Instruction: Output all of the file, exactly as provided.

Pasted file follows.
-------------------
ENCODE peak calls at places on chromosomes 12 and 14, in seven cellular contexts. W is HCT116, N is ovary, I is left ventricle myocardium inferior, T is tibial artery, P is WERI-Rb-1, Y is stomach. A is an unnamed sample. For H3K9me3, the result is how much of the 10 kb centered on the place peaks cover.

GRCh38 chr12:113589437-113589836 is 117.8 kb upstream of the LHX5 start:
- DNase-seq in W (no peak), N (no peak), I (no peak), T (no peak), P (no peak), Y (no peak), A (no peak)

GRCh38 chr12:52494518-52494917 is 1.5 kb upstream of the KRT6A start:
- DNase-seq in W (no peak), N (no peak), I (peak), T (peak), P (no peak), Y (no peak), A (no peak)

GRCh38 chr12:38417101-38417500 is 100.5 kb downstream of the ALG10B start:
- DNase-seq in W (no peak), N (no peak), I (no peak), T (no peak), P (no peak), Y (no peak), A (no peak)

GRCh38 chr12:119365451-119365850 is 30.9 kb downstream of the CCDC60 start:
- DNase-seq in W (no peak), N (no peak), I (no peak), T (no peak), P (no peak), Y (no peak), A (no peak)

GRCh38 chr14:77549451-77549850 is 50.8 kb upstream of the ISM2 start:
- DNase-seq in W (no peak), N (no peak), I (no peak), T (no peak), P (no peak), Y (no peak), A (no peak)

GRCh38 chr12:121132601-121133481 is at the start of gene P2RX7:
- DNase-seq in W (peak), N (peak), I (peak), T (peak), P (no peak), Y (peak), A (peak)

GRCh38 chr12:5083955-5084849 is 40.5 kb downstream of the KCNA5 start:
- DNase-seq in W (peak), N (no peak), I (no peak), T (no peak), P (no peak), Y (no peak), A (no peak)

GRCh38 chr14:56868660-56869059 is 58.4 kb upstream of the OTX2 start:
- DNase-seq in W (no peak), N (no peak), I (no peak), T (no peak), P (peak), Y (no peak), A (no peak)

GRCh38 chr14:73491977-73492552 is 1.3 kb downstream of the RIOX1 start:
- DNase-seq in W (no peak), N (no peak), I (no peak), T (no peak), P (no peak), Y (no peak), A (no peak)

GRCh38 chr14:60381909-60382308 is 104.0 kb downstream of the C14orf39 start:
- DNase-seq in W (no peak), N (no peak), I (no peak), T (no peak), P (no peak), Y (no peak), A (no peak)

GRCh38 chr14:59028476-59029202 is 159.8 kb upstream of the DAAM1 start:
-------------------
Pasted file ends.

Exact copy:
ENCODE peak calls at places on chromosomes 12 and 14, in seven cellular contexts. W is HCT116, N is ovary, I is left ventricle myocardium inferior, T is tibial artery, P is WERI-Rb-1, Y is stomach. A is an unnamed sample. For H3K9me3, the result is how much of the 10 kb centered on the place peaks cover.

GRCh38 chr12:113589437-113589836 is 117.8 kb upstream of the LHX5 start:
- DNase-seq in W (no peak), N (no peak), I (no peak), T (no peak), P (no peak), Y (no peak), A (no peak)

GRCh38 chr12:52494518-52494917 is 1.5 kb upstream of the KRT6A start:
- DNase-seq in W (no peak), N (no peak), I (peak), T (peak), P (no peak), Y (no peak), A (no peak)

GRCh38 chr12:38417101-38417500 is 100.5 kb downstream of the ALG10B start:
- DNase-seq in W (no peak), N (no peak), I (no peak), T (no peak), P (no peak), Y (no peak), A (no peak)

GRCh38 chr12:119365451-119365850 is 30.9 kb downstream of the CCDC60 start:
- DNase-seq in W (no peak), N (no peak), I (no peak), T (no peak), P (no peak), Y (no peak), A (no peak)

GRCh38 chr14:77549451-77549850 is 50.8 kb upstream of the ISM2 start:
- DNase-seq in W (no peak), N (no peak), I (no peak), T (no peak), P (no peak), Y (no peak), A (no peak)

GRCh38 chr12:121132601-121133481 is at the start of gene P2RX7:
- DNase-seq in W (peak), N (peak), I (peak), T (peak), P (no peak), Y (peak), A (peak)

GRCh38 chr12:5083955-5084849 is 40.5 kb downstream of the KCNA5 start:
- DNase-seq in W (peak), N (no peak), I (no peak), T (no peak), P (no peak), Y (no peak), A (no peak)

GRCh38 chr14:56868660-56869059 is 58.4 kb upstream of the OTX2 start:
- DNase-seq in W (no peak), N (no peak), I (no peak), T (no peak), P (peak), Y (no peak), A (no peak)

GRCh38 chr14:73491977-73492552 is 1.3 kb downstream of the RIOX1 start:
- DNase-seq in W (no peak), N (no peak), I (no peak), T (no peak), P (no peak), Y (no peak), A (no peak)

GRCh38 chr14:60381909-60382308 is 104.0 kb downstream of the C14orf39 start:
- DNase-seq in W (no peak), N (no peak), I (no peak), T (no peak), P (no peak), Y (no peak), A (no peak)

GRCh38 chr14:59028476-59029202 is 159.8 kb upstream of the DAAM1 start: